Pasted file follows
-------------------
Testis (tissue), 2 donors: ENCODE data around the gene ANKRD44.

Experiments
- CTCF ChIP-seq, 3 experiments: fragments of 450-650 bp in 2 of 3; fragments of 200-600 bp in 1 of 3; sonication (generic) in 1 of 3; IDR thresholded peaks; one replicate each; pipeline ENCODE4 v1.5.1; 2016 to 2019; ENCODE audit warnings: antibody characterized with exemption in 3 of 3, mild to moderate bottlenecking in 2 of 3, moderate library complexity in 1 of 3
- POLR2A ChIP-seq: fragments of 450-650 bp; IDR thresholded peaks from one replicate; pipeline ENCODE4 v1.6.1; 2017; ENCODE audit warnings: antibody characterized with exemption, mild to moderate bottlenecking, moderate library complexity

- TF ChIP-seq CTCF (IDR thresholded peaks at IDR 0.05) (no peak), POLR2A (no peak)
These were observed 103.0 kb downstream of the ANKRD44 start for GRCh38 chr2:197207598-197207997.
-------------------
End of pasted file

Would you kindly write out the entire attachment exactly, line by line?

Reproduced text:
Testis (tissue), 2 donors: ENCODE data around the gene ANKRD44.

Experiments
- CTCF ChIP-seq, 3 experiments: fragments of 450-650 bp in 2 of 3; fragments of 200-600 bp in 1 of 3; sonication (generic) in 1 of 3; IDR thresholded peaks; one replicate each; pipeline ENCODE4 v1.5.1; 2016 to 2019; ENCODE audit warnings: antibody characterized with exemption in 3 of 3, mild to moderate bottlenecking in 2 of 3, moderate library complexity in 1 of 3
- POLR2A ChIP-seq: fragments of 450-650 bp; IDR thresholded peaks from one replicate; pipeline ENCODE4 v1.6.1; 2017; ENCODE audit warnings: antibody characterized with exemption, mild to moderate bottlenecking, moderate library complexity

- TF ChIP-seq CTCF (IDR thresholded peaks at IDR 0.05) (no peak), POLR2A (no peak)
These were observed 103.0 kb downstream of the ANKRD44 start for GRCh38 chr2:197207598-197207997.